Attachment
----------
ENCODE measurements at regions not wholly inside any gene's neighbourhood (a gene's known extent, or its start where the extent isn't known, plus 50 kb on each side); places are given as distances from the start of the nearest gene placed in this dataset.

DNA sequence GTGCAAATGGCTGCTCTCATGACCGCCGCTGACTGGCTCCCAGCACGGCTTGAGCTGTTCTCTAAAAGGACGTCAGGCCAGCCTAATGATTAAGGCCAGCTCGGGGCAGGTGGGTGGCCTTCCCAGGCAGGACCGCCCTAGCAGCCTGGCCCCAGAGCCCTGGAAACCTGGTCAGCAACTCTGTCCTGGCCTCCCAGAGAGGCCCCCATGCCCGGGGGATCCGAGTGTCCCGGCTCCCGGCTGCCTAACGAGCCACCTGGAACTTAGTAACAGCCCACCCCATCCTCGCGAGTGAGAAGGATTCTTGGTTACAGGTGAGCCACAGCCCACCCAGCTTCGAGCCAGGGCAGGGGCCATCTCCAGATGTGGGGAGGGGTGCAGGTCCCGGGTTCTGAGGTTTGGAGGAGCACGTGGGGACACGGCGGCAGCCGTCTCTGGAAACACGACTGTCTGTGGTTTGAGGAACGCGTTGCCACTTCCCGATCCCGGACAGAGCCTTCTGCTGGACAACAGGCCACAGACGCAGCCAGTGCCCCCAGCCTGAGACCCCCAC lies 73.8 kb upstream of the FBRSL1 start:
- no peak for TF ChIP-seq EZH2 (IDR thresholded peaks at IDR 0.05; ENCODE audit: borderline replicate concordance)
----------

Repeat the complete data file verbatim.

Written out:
ENCODE measurements at regions not wholly inside any gene's neighbourhood (a gene's known extent, or its start where the extent isn't known, plus 50 kb on each side); places are given as distances from the start of the nearest gene placed in this dataset.

DNA sequence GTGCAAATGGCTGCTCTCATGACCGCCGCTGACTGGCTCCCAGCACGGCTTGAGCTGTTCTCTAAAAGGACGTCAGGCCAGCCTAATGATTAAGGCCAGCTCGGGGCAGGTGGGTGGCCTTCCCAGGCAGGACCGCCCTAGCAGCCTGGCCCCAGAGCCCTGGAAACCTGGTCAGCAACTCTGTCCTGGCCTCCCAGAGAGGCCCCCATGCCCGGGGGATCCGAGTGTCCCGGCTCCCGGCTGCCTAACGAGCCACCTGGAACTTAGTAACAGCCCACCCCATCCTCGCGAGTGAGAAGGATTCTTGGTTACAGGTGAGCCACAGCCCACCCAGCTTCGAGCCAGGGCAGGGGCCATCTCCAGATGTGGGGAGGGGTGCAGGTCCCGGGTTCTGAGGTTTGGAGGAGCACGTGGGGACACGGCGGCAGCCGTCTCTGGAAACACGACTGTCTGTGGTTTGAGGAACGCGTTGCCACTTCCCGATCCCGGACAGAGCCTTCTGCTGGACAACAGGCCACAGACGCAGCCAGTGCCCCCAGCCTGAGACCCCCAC lies 73.8 kb upstream of the FBRSL1 start:
- no peak for TF ChIP-seq EZH2 (IDR thresholded peaks at IDR 0.05; ENCODE audit: borderline replicate concordance)